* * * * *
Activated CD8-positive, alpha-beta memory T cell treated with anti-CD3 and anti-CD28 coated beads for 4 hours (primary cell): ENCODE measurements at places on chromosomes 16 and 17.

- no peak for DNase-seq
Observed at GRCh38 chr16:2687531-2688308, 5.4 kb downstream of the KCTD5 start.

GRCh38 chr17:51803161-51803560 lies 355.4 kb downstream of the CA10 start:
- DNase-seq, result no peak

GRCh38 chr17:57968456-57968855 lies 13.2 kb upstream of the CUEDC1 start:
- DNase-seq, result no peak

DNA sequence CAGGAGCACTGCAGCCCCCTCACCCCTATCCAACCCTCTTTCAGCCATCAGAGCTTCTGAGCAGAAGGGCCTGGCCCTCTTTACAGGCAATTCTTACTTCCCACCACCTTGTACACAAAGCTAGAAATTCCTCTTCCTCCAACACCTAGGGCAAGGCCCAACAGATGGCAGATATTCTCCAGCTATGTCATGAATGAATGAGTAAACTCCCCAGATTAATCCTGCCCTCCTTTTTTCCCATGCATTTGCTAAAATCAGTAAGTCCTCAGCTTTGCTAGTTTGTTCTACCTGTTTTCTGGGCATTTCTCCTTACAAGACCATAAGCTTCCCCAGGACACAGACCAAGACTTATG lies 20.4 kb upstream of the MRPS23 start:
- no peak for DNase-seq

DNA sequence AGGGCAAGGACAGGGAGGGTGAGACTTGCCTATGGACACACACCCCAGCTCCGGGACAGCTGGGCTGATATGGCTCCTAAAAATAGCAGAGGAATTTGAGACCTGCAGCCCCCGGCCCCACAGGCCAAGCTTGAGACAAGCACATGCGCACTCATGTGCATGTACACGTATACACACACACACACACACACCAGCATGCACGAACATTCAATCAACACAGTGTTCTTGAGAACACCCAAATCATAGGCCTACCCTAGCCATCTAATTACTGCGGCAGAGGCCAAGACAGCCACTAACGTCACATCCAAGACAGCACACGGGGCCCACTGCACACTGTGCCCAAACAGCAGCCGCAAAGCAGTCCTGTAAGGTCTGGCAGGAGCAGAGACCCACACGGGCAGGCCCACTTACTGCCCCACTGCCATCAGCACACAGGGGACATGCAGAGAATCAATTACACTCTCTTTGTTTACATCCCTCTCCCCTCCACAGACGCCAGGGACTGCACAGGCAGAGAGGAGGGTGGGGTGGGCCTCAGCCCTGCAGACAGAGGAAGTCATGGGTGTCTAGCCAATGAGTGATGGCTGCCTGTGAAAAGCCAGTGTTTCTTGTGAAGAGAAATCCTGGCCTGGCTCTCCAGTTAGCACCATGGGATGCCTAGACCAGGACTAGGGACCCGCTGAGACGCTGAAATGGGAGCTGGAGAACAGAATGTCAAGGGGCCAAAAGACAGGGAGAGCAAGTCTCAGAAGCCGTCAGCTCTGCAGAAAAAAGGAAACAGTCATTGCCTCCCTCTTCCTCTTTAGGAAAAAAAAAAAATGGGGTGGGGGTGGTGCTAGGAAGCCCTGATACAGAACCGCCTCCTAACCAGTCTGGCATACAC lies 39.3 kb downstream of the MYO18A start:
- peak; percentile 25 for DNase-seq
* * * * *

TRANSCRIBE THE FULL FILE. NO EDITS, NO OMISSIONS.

Activated CD8-positive, alpha-beta memory T cell treated with anti-CD3 and anti-CD28 coated beads for 4 hours (primary cell): ENCODE measurements at places on chromosomes 16 and 17.

- no peak for DNase-seq
Observed at GRCh38 chr16:2687531-2688308, 5.4 kb downstream of the KCTD5 start.

GRCh38 chr17:51803161-51803560 lies 355.4 kb downstream of the CA10 start:
- DNase-seq, result no peak

GRCh38 chr17:57968456-57968855 lies 13.2 kb upstream of the CUEDC1 start:
- DNase-seq, result no peak

DNA sequence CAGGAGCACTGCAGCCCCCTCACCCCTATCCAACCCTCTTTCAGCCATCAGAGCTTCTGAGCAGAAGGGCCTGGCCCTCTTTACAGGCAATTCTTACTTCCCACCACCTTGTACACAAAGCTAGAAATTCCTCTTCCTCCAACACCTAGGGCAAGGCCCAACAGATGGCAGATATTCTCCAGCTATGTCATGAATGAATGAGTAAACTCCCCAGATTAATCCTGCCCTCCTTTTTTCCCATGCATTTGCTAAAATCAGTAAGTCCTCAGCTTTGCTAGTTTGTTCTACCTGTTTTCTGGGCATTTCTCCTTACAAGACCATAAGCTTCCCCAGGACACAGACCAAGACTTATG lies 20.4 kb upstream of the MRPS23 start:
- no peak for DNase-seq

DNA sequence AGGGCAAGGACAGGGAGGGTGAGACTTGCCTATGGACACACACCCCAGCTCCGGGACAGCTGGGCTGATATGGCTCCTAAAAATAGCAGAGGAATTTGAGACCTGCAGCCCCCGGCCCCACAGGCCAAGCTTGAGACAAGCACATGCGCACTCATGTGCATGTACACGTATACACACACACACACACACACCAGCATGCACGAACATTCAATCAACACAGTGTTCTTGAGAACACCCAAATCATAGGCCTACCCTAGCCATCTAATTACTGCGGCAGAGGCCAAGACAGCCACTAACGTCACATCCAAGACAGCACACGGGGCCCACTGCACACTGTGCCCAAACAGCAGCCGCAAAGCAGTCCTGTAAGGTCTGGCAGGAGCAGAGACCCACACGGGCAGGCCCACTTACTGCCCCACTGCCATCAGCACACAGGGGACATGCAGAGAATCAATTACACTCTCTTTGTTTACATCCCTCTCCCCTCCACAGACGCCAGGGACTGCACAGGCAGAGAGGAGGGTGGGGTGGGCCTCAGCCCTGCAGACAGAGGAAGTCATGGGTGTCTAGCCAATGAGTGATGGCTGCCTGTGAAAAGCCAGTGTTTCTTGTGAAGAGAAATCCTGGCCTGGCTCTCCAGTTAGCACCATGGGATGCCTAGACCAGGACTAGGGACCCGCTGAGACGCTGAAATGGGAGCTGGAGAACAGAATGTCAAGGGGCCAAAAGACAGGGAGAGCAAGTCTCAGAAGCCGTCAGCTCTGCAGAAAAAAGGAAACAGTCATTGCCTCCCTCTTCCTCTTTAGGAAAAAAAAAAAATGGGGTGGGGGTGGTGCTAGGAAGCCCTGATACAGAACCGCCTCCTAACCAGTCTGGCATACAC lies 39.3 kb downstream of the MYO18A start:
- peak; percentile 25 for DNase-seq